Author Interviews, COVID -19 Coronavirus, Dermatology / 11.05.2021

MedicalResearch.com Interview with: Dr Monisha Madhumita Father Muller Medical College India MedicalResearch.com: What is the background for this study? hand-washing-eczema-dermatologyResponse: The COVID‐19 pandemic requires stringent adoption of hand hygiene practices. Health Care Workers (HCW) and the general population are at increased risk of irritation, dryness, redness and cracked hands (irritant dermatitis) due to frequent hand washing and the use of alcohol-based hand rubs. An effective hand sanitizer contains at least 60% alcohol to kill germs. Thus, it can be very drying to the skin. Transepidermal water loss (TEWL) is a way to measure the water lost from the skin. It is an essential parameter for characterizing skin hydration and protective function. Both of which are disrupted in irritant hand dermatitis. This research study was conducted on 582 participants: 291 health care workers and 291 healthy individuals of the general population. Measurements of TEWL were made using a noninvasive, closed- chamber system (VapoMeter) in a standardized environment. The study participants were asked to identify the challenges to compliance in hand hygiene practice (more…)
Author Interviews, Dermatology, JAMA, OBGYNE, Pediatrics / 09.05.2021

MedicalResearch.com Interview with: Niklas Worm Andersson, MD Department of Epidemiology Research Statens Serum Institut, Copenhagen Denmark MedicalResearch.com: What is the background for this study? Response: "Findings from some previous fetal safety studies on topical corticosteroid use in pregnancy have raised concerns for an increased risk of newborns being small for gestational age or having low birth weight, in particular among pregnancies where larger amounts of potent to very potent agents have been used." (more…)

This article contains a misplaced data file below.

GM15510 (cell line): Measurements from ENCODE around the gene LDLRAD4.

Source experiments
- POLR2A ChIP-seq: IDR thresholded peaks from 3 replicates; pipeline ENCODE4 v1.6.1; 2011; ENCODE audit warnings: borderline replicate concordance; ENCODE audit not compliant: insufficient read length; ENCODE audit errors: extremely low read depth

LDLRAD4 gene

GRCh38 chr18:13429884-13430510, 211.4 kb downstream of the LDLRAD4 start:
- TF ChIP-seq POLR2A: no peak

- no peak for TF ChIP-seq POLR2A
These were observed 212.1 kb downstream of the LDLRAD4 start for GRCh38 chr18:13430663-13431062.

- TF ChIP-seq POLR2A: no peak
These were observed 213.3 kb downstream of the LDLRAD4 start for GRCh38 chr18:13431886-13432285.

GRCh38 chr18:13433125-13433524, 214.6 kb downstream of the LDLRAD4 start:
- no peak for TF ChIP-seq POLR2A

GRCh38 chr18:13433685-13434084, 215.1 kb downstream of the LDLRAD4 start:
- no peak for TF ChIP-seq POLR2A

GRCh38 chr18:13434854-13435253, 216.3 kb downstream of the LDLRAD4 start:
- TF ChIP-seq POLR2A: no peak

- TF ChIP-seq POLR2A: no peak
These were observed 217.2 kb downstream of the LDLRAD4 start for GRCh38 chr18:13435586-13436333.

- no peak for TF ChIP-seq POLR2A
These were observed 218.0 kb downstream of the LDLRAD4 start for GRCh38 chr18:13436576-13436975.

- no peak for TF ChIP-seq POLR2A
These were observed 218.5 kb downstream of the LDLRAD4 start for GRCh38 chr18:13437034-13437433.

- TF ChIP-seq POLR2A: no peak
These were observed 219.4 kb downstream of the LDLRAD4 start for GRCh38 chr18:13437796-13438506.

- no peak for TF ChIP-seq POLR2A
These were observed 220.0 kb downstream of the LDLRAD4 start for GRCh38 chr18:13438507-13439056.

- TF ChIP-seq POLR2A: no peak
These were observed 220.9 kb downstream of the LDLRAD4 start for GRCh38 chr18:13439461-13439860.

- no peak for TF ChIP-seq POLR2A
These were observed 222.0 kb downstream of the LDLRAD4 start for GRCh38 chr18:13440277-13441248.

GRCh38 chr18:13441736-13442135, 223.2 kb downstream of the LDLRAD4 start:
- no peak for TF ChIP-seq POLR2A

Author Interviews, Dermatology, JAMA, Technology / 28.04.2021

MedicalResearch.com Interview with: Yun Liu, PhD Google Health Palo Alto, California MedicalResearch.com: What is the background for this study? Would you describe the system? Does it use dermatoscopic images? Response: Dermatologic conditions are extremely common and a leading cause of morbidity worldwide. Due to limited access to dermatologists, patients often first seek help from non-specialists. However, non-specialists have been reported to have lower diagnostic accuracies compared to dermatologists, which may impact the quality of care. In this study, we built upon prior work published in Nature Medicine, where we developed a computer algorithm (a deep learning system, DLS) to interpret de-identified clinical images of skin conditions and associated medical history (such as whether the patient reported a history of psoriasis). These clinical images are taken using consumer-grade hardware such as point-and-shoot cameras and tablets, which we felt was a more accessible and widely-available device compared to dermatoscopes. Given such images of the skin condition as input, the DLS outputs a differential diagnosis, which is a rank-ordered list of potential matching skin conditions. In this paper, we worked with user experience researchers to create an artificial intelligence (AI) tool based on this DLS. The tool was designed to provide clinicians with additional information per skin condition prediction, such as textual descriptions, similar-appearing conditions, and the typical clinical workup for the condition. We then conducted a randomized study where 40 clinicians (20 primary care physicians, 20 nurse practitioners) reviewed over 1,000 cases -- with half the cases with the AI-based assistive tool, and half the cases without. For each case, the reference diagnosis was based on a panel of 3 dermatologists. (more…)
Author Interviews, Dermatology, NEJM / 28.04.2021

MedicalResearch.com Interview with: Prof. Kristian Reich, MD, PhD Professor for Translational Research in Inflammatory Skin Diseases Institute for Health Services Research in Dermatology and Nursing University Medical Center Hamburg-Eppendorf MedicalResearch.com: What is the background for this study? What are the main findings? Response: Complete skin clearance is an important treatment goal for patients with psoriasis and is closely associated with treatment satisfaction and improved quality of life. However, it remains an unmet need for many patients. The interleukin (IL)-17 isoforms IL-17A and IL-17F play central roles in psoriasis pathophysiology and are overexpressed in psoriatic tissues. Existing biologic therapies, such as secukinumab, inhibit IL-17A only. However, increasing evidence indicates that IL-17F contributes independently to the pathobiology of plaque psoriasis, and that blocking both IL-17A and IL-17F may lead to more complete suppression of inflammation and superior clinical outcomes, compared with blocking IL‑17A alone. Bimekizumab is a humanized monoclonal IgG1 antibody that has been designed to selectively inhibit IL-17F in addition to IL-17A. (more…)